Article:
In its second year as a post-graduate opportunity at Agnes Scott College, the Digital Design Fellowship plays an increasingly necessary role as an on-campus digital media resource. While the primary goal of the Fellowship is to promote the development of e-Portfolios to students, increased visibility of the Fellow as a meaningful campus resource is reflective of its additional impact on faculty and the academic community at Agnes Scott. As a resource for deeper learning applied through digital communication, the Fellowship has had, and is still capable of, significant positive effects on the learning community at the College.

As the Fellowship has become a more visible, and thus reliable, resource within the community, more faculty have begun to implement blogging into their coursework –whether they use a class blog as a web-based platform for hosting students’ reflective responses, or to supplement in-class discussion with externally accessible material. The role of the Fellow as “digital media liaison” for a few of these courses has both implicitly and explicitly encouraged students to seek one-on-one tutoring for digital writing – in essence, allowing students to develop an additional style of writing. As the majority of students are only exposed to formal academic writing, creating consistent (yet varied) content for a possibly anonymous online audience presents a challenge that faculty may not have the time or resources to devote to curating.

As the full-time Fellow, I am able not only to address that challenge, but generate student interest in creating individual sites (or e-Portfolios) outside of those classes that can showcase individual intellectual growth and development.

One of the main focuses of the Fellowship this year has been to encourage classroom e-Portfolio implementation in order to enhance the academic experience, a cross-disciplinary goal that could not be met without successful collaboration with faculty. My experience working with several distinctly different academic departments has resulted in each of those requiring its Senior Seminar/Capstone Course students to develop individual e-Portfolios.

Student e-Portfolios showcase the liberal arts education “at work.”

An Agnes Scott student’s e-Portfolio can operate as an effective tool for intellectual development across disciplines – in short, living proof of a multifaceted, dynamic “digital artifact of the self,” as well as a potentially useful tool for future recruitment. If prospective students are able to access students’ research or process logs (as in the case with Senior Seminar e-Portfolios), they may be able to identify with the College’s academic possibilities on a more personal level.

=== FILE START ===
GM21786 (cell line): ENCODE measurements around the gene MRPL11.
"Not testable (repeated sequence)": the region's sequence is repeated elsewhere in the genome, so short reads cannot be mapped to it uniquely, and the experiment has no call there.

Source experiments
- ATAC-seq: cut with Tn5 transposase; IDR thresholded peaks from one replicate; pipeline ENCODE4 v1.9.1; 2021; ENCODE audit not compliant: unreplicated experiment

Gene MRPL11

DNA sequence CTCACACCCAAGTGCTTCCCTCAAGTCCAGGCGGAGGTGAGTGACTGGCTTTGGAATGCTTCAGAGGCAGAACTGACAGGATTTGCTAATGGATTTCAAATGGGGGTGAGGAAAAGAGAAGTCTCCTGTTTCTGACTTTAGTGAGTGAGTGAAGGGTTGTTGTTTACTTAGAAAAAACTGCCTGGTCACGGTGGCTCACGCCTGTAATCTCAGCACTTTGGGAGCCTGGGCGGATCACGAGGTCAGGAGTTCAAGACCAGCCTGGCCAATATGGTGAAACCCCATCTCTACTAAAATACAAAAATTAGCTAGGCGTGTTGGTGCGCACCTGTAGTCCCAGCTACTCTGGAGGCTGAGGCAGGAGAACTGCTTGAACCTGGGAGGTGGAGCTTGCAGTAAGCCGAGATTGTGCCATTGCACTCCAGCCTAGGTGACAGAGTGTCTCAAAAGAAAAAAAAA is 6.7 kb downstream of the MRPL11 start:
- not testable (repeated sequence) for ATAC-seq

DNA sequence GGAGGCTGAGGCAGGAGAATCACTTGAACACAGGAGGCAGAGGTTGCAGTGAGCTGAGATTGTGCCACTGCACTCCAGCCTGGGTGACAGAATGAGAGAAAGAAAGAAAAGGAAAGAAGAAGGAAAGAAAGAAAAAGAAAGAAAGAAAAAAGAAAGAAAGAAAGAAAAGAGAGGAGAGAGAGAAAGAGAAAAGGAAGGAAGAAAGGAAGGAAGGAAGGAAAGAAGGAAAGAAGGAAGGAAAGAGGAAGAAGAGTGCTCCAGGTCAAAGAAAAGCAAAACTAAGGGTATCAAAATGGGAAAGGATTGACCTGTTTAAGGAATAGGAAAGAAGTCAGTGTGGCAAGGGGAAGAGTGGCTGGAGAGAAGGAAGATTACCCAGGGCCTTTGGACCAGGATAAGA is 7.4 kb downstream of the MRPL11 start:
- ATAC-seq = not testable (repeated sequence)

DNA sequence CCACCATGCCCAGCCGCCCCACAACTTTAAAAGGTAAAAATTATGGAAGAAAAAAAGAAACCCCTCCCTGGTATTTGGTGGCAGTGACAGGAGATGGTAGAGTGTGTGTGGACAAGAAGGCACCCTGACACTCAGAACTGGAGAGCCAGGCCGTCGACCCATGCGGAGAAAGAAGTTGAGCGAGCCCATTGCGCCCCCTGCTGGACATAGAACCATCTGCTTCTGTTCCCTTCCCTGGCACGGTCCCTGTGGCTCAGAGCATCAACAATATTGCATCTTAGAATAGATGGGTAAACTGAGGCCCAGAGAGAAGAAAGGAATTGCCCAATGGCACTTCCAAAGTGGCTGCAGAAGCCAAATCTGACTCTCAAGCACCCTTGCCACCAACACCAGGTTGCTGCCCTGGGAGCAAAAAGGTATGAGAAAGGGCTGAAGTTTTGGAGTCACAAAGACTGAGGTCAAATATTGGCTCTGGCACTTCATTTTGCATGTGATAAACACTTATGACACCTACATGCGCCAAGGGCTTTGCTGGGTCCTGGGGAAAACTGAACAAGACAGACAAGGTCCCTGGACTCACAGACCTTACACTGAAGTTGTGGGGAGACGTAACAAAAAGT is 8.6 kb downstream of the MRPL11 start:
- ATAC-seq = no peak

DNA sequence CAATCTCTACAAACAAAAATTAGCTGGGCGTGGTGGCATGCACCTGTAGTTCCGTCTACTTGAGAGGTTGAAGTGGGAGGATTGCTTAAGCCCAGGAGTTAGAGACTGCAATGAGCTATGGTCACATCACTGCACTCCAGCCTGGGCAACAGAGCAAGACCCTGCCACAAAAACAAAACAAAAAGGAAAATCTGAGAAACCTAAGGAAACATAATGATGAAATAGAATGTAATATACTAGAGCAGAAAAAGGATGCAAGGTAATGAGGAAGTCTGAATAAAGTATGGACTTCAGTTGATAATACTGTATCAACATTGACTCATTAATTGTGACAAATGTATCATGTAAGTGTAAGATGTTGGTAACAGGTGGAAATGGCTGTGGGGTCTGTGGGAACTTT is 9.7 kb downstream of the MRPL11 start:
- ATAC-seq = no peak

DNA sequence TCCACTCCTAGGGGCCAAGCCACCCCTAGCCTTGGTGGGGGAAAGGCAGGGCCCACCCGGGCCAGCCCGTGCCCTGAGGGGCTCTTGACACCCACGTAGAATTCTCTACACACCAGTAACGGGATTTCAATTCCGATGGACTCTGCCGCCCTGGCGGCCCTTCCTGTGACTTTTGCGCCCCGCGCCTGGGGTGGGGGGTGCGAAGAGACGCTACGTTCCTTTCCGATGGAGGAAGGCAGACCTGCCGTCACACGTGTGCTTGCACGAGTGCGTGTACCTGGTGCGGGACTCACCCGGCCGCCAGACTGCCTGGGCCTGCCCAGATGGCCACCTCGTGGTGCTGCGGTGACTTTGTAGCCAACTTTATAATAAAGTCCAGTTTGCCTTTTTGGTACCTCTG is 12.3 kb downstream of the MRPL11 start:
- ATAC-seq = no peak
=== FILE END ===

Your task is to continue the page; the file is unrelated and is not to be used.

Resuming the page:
Continued engagement with the campus community through relevant events and conferences is integral to the visibility of the Digital Design Fellow.  I work closely with the Common Reading Committee to maintain its official blog, which allows first years to engage with their assigned material along with their future classmates prior to Orientation. That blog has been presented as an “Uncommon Idea for Common Reading Programs” at the Annual Conference on the First Year Experience in winter 2011. Given each Committee member’s administrative duties outside of the Common Reading Program during the academic year, the Digital Design Fellow is the most relevant and available moderator for the site.

The Digital Design Fellowship plays an integral role in on-campus educational technology. As a full-time employee, I work not only to update the Fellowship’s site for updated e-Portfolio resources (this one!), but act as a tutor to both faculty and students in the realm of digital media. More campuses across the country are recognizing the essential role that online identities play for their students; Agnes Scott is a trailblazer of academic institutions looking to enhance student intellectual engagement in venues outside the classroom. In addition, as Agnes Scott faculty are able to access more relevant technology options (thereby allowing them to better organize and backup not only student work, but their own research), the Digital Design Fellow is essential as an educational technology resource.

– Emily Grim, ’10


12 thoughts on “About

  1. I am so happy to finally discover the key to happiness!

    Posted by Nell Ruby | August 19, 2009, 7:11 pm